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which type of residency makes more $$$$..

Discussion in 'Finance and Investment' started by DebDynamite, Apr 12, 2007.

  1. DebDynamite

    DebDynamite Attending 10+ Year Member

    462
    2
    Feb 21, 2005
    In something billowy
    Hey everyone.

    I am having an internal debate as to which type of residency program would make me more money in the long run. A smaller "lower tier" program with good moonlighting opportunities, without a big name, or a better known program in a location that will cost more in rent. Specifically, I'm going into psychiatry, but I really think this question applies to most fields. I'm in the southeast, and am overall a competitive appicant in psych. My question financially is what matters in the long run? The bigger names in my field are often in cities where the cost of living is higher, and lately I am wondering if it's worth it. I know that in the end I'll probably just rank my programs by how much I like them, but I do wonder....should I stay at my home program (which I do like lots), where the cost of living is cheaper, or go away and be more broke in the big city?

    Anyone have real life-hindsight on this issue? Specifically, do you think the bigger named programs really opened doors for you financially?
     
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  3. takotsubo

    takotsubo ... 10+ Year Member

    44
    0
    Mar 20, 2007
    Washington
    you said it... go to the program that you like.

    everyone always talks about moonlighting and whatever but just hold your horses and see what residency is like and see if you even have time for moonlighting.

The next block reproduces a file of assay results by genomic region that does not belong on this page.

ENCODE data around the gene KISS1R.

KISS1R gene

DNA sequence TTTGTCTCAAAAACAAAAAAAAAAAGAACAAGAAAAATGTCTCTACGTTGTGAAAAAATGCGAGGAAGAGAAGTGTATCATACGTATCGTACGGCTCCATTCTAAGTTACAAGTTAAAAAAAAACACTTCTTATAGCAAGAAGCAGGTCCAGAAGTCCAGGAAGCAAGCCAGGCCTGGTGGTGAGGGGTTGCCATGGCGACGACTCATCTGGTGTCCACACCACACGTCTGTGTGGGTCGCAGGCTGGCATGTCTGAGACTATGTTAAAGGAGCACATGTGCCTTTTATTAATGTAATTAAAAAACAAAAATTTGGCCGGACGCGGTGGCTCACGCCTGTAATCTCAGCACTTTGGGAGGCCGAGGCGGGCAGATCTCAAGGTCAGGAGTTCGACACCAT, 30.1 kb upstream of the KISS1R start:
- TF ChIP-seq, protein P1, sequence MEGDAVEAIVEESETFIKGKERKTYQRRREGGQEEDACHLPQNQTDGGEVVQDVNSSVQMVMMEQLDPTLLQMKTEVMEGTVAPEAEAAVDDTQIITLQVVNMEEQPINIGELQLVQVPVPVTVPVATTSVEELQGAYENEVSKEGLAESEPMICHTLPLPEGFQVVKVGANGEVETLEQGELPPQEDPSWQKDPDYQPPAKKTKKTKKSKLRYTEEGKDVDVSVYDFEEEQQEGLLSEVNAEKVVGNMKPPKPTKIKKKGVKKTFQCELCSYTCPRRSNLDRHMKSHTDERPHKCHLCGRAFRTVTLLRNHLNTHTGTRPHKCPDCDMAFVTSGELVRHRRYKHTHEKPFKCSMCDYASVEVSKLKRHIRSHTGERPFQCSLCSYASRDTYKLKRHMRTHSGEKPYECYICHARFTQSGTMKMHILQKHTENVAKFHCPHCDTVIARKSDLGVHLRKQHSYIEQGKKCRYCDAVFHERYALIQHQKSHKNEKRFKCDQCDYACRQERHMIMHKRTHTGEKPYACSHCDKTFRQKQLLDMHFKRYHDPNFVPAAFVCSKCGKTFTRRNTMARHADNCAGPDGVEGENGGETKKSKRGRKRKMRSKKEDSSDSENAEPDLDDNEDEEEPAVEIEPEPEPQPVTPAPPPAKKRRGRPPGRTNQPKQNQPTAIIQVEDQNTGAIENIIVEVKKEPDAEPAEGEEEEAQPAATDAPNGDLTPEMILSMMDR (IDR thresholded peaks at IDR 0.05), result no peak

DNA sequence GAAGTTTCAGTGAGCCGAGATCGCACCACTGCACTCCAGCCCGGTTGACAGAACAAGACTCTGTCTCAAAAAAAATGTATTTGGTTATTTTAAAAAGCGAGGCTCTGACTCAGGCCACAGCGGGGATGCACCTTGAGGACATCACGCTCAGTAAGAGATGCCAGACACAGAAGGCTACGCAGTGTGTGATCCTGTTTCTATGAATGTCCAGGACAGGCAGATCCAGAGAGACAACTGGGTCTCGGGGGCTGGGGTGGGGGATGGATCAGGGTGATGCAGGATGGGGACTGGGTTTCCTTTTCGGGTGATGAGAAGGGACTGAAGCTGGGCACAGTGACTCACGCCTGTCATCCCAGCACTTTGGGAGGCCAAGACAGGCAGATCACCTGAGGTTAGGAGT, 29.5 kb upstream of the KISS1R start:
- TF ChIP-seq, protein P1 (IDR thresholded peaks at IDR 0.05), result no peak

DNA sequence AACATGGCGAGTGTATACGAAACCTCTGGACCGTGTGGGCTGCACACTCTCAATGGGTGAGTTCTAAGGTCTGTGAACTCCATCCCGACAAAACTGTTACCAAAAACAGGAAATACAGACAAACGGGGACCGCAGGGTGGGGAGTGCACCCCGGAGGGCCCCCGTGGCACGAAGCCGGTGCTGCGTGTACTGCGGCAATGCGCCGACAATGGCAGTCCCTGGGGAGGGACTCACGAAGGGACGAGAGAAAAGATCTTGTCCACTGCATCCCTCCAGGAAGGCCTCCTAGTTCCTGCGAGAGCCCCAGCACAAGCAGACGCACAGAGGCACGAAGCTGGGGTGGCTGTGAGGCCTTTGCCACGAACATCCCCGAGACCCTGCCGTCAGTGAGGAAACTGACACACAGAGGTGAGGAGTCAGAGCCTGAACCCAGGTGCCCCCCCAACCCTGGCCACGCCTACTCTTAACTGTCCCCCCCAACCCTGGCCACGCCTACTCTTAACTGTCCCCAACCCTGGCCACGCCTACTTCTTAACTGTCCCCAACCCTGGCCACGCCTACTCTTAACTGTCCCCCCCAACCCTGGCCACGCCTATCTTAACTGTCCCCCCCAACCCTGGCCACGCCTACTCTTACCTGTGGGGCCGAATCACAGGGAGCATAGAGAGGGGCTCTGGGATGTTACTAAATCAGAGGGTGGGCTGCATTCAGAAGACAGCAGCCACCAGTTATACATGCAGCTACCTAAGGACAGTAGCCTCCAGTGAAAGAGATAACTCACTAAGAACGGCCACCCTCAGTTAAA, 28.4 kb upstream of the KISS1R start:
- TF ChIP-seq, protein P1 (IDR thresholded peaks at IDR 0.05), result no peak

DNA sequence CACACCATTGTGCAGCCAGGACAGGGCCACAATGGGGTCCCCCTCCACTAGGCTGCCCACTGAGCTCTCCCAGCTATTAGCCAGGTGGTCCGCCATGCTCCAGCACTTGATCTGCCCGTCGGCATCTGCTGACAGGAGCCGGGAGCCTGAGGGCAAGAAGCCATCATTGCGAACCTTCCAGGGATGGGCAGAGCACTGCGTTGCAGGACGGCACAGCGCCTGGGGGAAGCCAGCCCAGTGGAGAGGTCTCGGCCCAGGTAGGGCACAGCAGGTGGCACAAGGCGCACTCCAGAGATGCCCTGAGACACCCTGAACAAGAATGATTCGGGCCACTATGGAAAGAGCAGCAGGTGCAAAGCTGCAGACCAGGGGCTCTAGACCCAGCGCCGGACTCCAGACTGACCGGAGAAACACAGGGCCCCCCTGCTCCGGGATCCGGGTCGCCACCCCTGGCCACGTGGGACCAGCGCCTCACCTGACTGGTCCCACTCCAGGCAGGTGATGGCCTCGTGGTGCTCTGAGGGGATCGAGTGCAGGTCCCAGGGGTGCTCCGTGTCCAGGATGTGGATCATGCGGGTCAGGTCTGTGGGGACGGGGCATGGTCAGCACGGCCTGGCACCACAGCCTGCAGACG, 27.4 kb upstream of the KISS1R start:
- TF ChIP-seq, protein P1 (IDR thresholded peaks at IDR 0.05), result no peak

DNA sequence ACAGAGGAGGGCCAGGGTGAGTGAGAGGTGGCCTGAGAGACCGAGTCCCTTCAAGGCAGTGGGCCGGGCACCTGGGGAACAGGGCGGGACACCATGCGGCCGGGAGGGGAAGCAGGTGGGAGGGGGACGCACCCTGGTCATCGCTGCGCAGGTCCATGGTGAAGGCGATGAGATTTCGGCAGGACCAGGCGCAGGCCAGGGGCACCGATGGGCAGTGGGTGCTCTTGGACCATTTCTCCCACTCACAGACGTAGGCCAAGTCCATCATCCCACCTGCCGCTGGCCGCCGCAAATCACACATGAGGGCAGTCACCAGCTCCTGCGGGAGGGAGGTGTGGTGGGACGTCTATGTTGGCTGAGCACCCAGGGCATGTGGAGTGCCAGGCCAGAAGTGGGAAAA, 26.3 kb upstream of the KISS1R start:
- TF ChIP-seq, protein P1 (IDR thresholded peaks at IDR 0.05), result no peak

4. mshheaddoc

    mshheaddoc Howdy Moderator Emeritus 15+ Year Member

    43,162
    81
    Apr 24, 2002
    Wild west of Mistytown
    Making money during residency doesn't matter. Go to the place where you will get the best training and give you the best opportunities for practice.

    Residency is peanuts compared to being a practicing physician. Trying to offset a financial cost isn't worth it as many programs have larger salaries to offset COL (cost of living). With that said, some programs have bonuses (that aren't always advertised) for primary care specialities and then you can moonlight as well. Those "extra bonuses" will have tax implications as well as they might affect your eligibility for economic deferment on your student loans.
     
  5. madtowngirl

    madtowngirl Senior Member 10+ Year Member

    236
    1
    Jun 14, 2002
    in the hospital
    I wanted to avoid living in a large city. Not only for the cost, but also I'm just not a fan. So I applied to big name programs in smaller cities. University of Michigan, University of Virginia, University of Florida are three that come to mind. There are others too.
     

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